(Rumor) New Nvidia Volta Cards To Use GDDR6 & HBM2 Memory
Rumors have been floating around for a few days that Nvidia will be releasing a new series of GPUs this year based on the Volta architecture. The Nvidia Volta would be based on a 12-nanometer FinFET process developed by Taiwan Semiconductor Manufacturing (TSMC) and would likely utilize GDDR6 & HBM2 memory, giving it an enormous boost in performance compared to the existing Pascal family. GDDR6 is far from ready and not much information can be found on the architecture. Considering that existing GDDR5X memory (seen in the GTX 1080/Titan X) is rated at 10Gbps, GDDR6 chips will get a 60% boost in memory bandwidth by being rated at 16Gbps.
The news was first broken by Fox Business, which also reported that the very first Nvidia Volta cards would be used in supercomputers and that consumers are not particularly likely to be able to use them for quite some time. TSMC has been a little close-lipped about the exact gains in performance their new process will bring, but the company has gained the exclusive rights to produce these cards for Nvidia. This could mean that the Taiwanese corporation may win back some of Nvidia’s business from Samsung.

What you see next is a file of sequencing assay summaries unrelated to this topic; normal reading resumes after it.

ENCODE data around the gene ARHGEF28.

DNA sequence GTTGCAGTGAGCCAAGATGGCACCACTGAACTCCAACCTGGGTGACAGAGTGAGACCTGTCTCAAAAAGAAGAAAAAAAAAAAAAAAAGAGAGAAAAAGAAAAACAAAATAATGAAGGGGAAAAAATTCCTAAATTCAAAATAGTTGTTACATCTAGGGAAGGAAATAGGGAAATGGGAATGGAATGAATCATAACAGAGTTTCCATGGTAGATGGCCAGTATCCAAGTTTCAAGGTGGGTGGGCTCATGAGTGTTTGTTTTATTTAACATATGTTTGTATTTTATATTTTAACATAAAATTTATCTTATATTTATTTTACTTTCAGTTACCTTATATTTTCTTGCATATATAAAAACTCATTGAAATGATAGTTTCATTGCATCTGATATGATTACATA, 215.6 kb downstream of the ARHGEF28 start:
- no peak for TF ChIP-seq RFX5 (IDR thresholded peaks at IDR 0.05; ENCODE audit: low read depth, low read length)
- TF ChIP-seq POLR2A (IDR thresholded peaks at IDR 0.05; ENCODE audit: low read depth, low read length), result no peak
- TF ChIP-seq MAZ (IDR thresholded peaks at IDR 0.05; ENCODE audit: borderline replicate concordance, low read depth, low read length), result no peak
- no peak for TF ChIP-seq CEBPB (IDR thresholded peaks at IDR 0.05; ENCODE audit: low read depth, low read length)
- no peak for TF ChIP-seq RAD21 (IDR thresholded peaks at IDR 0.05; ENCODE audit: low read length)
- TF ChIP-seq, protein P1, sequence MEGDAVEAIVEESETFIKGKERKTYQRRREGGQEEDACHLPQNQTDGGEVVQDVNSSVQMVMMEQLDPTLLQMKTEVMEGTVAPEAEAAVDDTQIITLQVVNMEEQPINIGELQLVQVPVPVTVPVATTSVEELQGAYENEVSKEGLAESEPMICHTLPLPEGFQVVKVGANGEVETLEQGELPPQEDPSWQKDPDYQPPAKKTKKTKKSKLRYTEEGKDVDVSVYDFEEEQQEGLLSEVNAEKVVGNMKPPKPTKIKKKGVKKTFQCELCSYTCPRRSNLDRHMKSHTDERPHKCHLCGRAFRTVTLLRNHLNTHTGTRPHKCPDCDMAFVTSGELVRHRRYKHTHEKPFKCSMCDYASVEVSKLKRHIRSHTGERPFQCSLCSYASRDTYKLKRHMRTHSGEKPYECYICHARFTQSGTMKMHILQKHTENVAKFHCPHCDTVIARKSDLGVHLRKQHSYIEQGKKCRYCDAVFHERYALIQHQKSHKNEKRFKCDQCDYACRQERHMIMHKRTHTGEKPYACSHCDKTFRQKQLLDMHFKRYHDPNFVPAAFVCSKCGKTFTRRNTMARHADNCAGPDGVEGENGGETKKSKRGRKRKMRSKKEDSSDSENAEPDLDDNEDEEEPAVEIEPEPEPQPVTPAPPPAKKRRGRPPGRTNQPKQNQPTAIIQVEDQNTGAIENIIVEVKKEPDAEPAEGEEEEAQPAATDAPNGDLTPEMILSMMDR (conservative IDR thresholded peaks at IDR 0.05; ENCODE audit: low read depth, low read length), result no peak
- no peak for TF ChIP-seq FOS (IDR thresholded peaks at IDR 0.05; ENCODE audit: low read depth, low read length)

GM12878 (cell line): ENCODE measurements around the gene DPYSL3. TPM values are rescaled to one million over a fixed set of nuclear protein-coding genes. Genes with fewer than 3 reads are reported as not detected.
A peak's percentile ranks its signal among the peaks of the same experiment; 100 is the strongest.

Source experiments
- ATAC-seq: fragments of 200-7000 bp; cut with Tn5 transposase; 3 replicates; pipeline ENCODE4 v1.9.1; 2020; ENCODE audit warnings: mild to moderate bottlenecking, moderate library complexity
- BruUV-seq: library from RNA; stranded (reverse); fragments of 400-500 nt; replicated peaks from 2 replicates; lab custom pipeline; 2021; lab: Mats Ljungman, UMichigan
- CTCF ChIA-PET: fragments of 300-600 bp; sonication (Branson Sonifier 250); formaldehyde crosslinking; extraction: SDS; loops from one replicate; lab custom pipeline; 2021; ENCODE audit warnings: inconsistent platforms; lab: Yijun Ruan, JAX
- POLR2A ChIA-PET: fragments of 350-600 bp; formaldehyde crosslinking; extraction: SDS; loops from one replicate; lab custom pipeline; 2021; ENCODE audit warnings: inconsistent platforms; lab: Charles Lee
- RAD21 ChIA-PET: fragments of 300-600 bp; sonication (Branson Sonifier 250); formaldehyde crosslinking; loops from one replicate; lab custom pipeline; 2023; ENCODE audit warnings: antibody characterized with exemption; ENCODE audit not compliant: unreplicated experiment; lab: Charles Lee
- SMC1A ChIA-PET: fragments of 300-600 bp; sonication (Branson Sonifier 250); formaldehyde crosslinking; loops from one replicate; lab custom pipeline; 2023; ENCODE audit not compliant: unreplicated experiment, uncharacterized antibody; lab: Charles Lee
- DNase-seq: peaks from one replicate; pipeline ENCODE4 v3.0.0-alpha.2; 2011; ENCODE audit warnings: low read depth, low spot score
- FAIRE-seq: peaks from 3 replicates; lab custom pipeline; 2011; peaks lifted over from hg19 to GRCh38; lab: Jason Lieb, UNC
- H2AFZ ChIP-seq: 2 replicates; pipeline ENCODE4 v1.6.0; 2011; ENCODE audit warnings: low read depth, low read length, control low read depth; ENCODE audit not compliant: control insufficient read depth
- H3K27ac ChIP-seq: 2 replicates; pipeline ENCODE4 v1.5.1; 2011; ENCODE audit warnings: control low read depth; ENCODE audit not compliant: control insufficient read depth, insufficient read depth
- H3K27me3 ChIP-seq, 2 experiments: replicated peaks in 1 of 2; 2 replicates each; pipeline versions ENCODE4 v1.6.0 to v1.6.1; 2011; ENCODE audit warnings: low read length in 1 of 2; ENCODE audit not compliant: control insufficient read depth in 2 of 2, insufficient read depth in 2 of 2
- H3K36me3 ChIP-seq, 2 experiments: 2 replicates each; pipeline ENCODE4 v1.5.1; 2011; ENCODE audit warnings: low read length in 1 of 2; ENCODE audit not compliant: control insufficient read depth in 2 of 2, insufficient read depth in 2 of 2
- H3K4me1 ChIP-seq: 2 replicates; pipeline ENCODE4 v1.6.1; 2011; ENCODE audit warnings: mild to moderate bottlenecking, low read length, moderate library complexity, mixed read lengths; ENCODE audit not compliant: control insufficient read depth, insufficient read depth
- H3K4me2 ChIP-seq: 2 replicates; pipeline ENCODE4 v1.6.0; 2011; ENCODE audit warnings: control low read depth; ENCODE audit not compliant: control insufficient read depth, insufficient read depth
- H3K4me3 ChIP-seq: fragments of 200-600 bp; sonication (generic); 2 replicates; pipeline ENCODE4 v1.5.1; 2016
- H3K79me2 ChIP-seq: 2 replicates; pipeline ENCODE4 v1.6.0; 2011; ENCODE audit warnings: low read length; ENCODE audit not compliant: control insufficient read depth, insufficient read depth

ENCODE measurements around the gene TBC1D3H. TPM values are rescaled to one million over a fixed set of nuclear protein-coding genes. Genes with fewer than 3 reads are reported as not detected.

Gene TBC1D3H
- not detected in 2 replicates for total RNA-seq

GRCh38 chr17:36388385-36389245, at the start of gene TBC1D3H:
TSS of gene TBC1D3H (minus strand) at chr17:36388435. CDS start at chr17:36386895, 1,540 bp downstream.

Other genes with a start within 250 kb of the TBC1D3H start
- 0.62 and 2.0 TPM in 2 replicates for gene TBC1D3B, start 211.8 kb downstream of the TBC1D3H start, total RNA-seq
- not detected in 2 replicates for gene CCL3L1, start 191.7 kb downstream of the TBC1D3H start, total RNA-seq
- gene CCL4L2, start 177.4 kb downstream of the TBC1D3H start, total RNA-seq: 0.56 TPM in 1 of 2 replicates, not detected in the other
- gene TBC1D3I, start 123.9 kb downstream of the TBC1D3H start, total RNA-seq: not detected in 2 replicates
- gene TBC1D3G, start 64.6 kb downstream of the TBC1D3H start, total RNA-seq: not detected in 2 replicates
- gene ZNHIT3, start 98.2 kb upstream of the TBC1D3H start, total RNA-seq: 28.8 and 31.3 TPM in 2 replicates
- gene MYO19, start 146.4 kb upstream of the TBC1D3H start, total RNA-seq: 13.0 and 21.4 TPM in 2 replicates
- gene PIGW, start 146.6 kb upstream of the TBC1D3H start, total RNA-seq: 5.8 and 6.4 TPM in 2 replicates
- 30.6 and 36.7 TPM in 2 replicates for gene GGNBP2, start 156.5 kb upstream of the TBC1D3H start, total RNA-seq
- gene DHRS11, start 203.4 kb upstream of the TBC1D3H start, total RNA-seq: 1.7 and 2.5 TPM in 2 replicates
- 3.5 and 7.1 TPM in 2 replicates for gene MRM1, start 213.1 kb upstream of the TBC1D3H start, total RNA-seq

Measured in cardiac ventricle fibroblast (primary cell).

The current Pascal generation is still being manufactured on 16-nanometer FinFET and will likely remain the mainstay GPU for regular users for the foreseeable future. Nvidia has floated a few balloons that the company will be rolling out a new family of GPUs (their rumored Pascal refresh line) this year based on the older FinFET process and will likely be referred to as the 2000 series. This would probably include an overclocked version of Nvidia’s current flagship, the GeForce GTX Titan, and would give a significant boost in performance thanks to having more cores.
The Nvidia Volta’s boost in performance would mainly come from the improved architecture, though it remains to be seen if the Volta will even launch this year. Even for Nvidia, a launch so soon after Pascal was made commercially available would be rather soon, so it could very well not happen until 2018 or later. Then again, most common users will probably be more than happy with the current generation of GPUs, not to mention the upcoming 2000 series.
Fergus has been tinkering with computers since he was a kid and likes to put a stop to parties by listing the specs of all the digital devices in the room. It's best not to let him near your computer since he'll take it apart and may not put it back together again before he leaves.